Measles outbreaks occur in some pockets of the United States. That’s why doctors are worried

Measles outbreaks occur in some pockets of the United States.  That’s why doctors are worried

Despite a highly effective and easily accessible vaccine, measles outbreaks have continued to occur in the United States over the past two decades.

In 2023, there were 41 confirmed cases of measles, according to incomplete data from the Centers for Disease Control and Prevention (CDC).

While the number of measles cases in the past few years has not reached record levels and 2023’s numbers are lower than recent years, the fact that outbreaks are continuing is a trend that concerns health officials and experts.

Measles was declared eliminated in 2000, meaning the disease “is no longer continuously present in this country.” However, a decline in routine childhood vaccinations in recent years as well as travelers bringing measles into the country has led to outbreaks.

“The fact that we’re seeing sporadic cases of measles, to me, suggests that we likely have pockets in the United States where we’re not doing a good job of vaccinating, and I’m concerned that this trend is getting worse over time.” Dr. Peter Hotez, professor of pediatrics and molecular virology at Baylor College of Medicine, dean of the National School of Tropical Medicine and co-director of the Center for Vaccine Development at Texas Children’s Hospital, told ABC News.

Vaccination rates lag

A CDC report in November found that exemptions from routine childhood vaccination among U.S. kindergartners are at an all-time high.

This is about the same as the previous school year but lower than the 94% seen in the 2020-21 school year and the 95% seen in the 2019-20 school year, before the COVID-19 pandemic. The latter ratio has been the norm for about 10 years.

Hotez said there may be areas in the United States where vaccination exemption rates, for medical and non-medical reasons, are higher.

“For example, when we studied this in 2018, looking at states that allow vaccine exemptions for non-medical reasons, we would find counties where maybe 10 to 20% of children were not getting their childhood vaccinations and that’s what measles is exploiting,” Hotz said. “So, if it’s a uniform 93%, that’s not ideal, but it probably won’t be enough to trigger a measles outbreak.”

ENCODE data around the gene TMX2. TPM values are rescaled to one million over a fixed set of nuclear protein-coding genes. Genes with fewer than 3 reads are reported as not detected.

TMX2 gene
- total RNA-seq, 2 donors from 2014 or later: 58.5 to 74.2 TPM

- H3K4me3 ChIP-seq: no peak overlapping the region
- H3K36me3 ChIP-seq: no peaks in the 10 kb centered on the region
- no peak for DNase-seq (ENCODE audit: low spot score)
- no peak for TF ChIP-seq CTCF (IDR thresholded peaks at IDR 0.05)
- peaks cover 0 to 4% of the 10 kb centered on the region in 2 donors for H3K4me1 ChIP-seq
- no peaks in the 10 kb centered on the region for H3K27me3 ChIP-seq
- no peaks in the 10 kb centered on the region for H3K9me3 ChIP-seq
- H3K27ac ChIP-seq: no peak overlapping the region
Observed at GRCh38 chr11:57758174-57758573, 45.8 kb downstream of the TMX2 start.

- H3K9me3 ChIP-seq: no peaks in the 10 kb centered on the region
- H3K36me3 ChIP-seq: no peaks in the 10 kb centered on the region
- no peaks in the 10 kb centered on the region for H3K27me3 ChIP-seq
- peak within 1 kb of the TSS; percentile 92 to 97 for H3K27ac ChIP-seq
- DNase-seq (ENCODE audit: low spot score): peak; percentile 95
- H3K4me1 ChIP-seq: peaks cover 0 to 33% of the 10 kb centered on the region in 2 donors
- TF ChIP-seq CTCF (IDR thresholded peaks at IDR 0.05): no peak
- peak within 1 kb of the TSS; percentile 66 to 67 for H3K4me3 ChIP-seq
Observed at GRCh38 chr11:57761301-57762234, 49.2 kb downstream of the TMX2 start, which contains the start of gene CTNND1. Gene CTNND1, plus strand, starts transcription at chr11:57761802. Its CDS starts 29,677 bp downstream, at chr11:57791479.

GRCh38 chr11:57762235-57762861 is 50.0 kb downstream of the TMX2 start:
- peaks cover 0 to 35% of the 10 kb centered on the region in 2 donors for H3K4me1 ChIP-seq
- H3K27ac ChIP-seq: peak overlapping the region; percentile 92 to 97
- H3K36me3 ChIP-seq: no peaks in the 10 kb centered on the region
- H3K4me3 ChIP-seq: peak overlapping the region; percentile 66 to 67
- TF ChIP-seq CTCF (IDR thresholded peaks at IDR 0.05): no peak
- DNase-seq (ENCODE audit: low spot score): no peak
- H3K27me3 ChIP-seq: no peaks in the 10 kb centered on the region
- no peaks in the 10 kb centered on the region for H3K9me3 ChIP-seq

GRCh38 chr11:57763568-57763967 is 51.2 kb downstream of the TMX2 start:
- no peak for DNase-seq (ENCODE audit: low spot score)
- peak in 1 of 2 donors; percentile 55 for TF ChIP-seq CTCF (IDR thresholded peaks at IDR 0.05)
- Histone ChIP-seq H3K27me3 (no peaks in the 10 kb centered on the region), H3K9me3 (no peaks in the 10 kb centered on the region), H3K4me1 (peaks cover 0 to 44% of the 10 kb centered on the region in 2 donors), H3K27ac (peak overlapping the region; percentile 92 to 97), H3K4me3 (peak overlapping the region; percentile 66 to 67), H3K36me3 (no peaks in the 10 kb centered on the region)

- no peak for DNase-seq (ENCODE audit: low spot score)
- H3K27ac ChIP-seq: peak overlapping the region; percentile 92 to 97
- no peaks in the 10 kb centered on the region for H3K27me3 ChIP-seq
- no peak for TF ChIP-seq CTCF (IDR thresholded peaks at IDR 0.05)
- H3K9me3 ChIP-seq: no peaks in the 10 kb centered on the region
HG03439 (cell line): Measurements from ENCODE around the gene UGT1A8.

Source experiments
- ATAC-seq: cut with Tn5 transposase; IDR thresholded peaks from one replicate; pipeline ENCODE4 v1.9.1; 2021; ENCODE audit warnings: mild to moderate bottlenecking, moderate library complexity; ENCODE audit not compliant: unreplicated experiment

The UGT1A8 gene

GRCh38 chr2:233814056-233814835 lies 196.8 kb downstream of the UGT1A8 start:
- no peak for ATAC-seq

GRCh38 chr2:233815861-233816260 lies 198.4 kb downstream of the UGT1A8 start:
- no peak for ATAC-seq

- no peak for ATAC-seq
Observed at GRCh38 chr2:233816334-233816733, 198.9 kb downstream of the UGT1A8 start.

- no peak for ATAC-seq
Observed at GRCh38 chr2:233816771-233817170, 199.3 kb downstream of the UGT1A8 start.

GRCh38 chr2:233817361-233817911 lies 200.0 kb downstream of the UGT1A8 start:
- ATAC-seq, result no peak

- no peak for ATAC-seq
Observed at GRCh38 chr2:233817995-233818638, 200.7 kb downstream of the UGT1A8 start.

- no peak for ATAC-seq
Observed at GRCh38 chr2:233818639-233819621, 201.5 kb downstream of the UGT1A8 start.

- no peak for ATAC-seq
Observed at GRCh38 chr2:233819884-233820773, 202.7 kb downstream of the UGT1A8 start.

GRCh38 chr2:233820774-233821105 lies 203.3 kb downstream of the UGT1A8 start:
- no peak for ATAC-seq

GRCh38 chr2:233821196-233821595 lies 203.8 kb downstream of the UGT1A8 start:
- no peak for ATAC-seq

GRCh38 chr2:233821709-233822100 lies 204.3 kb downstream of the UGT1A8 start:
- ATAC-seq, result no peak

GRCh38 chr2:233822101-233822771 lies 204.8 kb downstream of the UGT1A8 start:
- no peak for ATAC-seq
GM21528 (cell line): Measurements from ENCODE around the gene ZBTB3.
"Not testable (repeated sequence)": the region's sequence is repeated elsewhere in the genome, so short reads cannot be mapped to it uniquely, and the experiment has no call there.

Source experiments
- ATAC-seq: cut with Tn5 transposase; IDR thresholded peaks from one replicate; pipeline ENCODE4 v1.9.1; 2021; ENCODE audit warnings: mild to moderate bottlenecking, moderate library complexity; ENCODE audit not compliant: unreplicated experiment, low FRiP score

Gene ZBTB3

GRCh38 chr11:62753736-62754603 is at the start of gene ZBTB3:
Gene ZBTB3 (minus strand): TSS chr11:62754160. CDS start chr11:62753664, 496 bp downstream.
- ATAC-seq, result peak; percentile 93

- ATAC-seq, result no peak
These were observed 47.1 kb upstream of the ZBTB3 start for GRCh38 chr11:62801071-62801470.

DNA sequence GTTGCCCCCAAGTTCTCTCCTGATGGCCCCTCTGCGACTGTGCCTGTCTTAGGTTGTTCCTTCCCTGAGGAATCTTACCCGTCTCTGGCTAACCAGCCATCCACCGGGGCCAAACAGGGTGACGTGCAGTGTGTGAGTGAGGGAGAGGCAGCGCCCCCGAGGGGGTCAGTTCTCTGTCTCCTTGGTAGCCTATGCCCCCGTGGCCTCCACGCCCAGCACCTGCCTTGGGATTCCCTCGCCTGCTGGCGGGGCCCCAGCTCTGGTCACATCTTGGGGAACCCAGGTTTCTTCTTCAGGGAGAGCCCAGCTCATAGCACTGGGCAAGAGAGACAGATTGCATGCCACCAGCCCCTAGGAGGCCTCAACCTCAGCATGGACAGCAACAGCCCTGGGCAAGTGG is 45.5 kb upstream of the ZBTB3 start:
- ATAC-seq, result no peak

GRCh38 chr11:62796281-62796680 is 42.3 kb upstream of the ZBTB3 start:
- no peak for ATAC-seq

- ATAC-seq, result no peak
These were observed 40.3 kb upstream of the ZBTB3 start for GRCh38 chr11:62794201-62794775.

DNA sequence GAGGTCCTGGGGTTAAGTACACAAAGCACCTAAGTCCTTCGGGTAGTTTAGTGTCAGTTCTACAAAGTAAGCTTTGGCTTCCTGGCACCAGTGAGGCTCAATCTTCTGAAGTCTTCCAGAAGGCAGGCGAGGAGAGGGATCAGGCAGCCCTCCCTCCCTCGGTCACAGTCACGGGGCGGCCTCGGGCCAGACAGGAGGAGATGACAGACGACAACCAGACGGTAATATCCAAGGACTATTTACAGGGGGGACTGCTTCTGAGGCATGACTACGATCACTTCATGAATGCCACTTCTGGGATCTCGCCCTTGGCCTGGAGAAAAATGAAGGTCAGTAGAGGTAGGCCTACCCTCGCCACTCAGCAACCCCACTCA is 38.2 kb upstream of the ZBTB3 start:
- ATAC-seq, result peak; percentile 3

About one in five people in the United States who gets measles will be hospitalized. Measles can cause serious health complications, especially in children younger than 5, including ear infections, diarrhea, pneumonia, encephalitis (swelling of the brain), and even death, according to the CDC.

The first measles vaccine, a single-dose vaccine, was introduced in the United States in 1963. In the previous decade, there were three to four million cases annually, resulting in 48,000 hospitalizations and 400 to 500 deaths.

The CDC recommends that people get two doses, the first dose at 12 to 15 months of age and the second dose between 4 and 6 years of age. One dose is 93% effective and two doses are 97% effective.

Since then, the number of hospitalizations and deaths has decreased significantly. There were three deaths in the Americas in 2000 and only one in 2022, according to a November 2023 CDC report.

“We can prevent this, we can stop it. Parents should be afraid of measles,” Dr. Paul Offit, director of the Vaccine Education Center and an attending physician in the Division of Infectious Diseases at Children’s Hospital of Philadelphia, told ABC News. “They should be as afraid of this virus as my parents. The difference is that (my parents) couldn’t do anything about it.”